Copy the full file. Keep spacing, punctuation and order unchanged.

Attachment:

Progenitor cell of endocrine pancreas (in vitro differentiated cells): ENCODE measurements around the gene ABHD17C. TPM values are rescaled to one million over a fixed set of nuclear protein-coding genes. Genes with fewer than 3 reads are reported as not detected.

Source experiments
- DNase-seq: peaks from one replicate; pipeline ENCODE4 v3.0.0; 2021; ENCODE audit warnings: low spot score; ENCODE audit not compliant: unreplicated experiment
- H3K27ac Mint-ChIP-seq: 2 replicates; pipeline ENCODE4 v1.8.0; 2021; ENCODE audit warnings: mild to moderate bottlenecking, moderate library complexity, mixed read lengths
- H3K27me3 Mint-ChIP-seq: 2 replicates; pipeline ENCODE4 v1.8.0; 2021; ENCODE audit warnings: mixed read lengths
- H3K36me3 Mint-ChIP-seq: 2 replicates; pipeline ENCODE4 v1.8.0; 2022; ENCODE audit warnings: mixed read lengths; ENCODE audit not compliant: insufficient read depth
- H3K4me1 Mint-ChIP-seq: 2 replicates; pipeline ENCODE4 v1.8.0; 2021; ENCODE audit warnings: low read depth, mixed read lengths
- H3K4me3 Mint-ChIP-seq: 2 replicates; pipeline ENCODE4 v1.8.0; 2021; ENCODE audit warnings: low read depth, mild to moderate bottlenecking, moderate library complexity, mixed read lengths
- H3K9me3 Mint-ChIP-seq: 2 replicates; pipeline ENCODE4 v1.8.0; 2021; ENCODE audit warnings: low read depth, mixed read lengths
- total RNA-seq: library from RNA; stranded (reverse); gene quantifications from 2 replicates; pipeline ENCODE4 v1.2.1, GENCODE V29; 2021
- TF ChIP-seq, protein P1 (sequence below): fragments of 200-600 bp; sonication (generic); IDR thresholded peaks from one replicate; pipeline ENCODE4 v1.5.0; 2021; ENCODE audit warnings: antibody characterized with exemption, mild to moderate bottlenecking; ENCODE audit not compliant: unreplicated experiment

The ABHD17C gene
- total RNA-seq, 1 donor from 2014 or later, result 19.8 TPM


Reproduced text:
Progenitor cell of endocrine pancreas (in vitro differentiated cells): ENCODE measurements around the gene ABHD17C. TPM values are rescaled to one million over a fixed set of nuclear protein-coding genes. Genes with fewer than 3 reads are reported as not detected.

Source experiments
- DNase-seq: peaks from one replicate; pipeline ENCODE4 v3.0.0; 2021; ENCODE audit warnings: low spot score; ENCODE audit not compliant: unreplicated experiment
- H3K27ac Mint-ChIP-seq: 2 replicates; pipeline ENCODE4 v1.8.0; 2021; ENCODE audit warnings: mild to moderate bottlenecking, moderate library complexity, mixed read lengths
- H3K27me3 Mint-ChIP-seq: 2 replicates; pipeline ENCODE4 v1.8.0; 2021; ENCODE audit warnings: mixed read lengths
- H3K36me3 Mint-ChIP-seq: 2 replicates; pipeline ENCODE4 v1.8.0; 2022; ENCODE audit warnings: mixed read lengths; ENCODE audit not compliant: insufficient read depth
- H3K4me1 Mint-ChIP-seq: 2 replicates; pipeline ENCODE4 v1.8.0; 2021; ENCODE audit warnings: low read depth, mixed read lengths
- H3K4me3 Mint-ChIP-seq: 2 replicates; pipeline ENCODE4 v1.8.0; 2021; ENCODE audit warnings: low read depth, mild to moderate bottlenecking, moderate library complexity, mixed read lengths
- H3K9me3 Mint-ChIP-seq: 2 replicates; pipeline ENCODE4 v1.8.0; 2021; ENCODE audit warnings: low read depth, mixed read lengths
- total RNA-seq: library from RNA; stranded (reverse); gene quantifications from 2 replicates; pipeline ENCODE4 v1.2.1, GENCODE V29; 2021
- TF ChIP-seq, protein P1 (sequence below): fragments of 200-600 bp; sonication (generic); IDR thresholded peaks from one replicate; pipeline ENCODE4 v1.5.0; 2021; ENCODE audit warnings: antibody characterized with exemption, mild to moderate bottlenecking; ENCODE audit not compliant: unreplicated experiment

The ABHD17C gene
- total RNA-seq, 1 donor from 2014 or later, result 19.8 TPM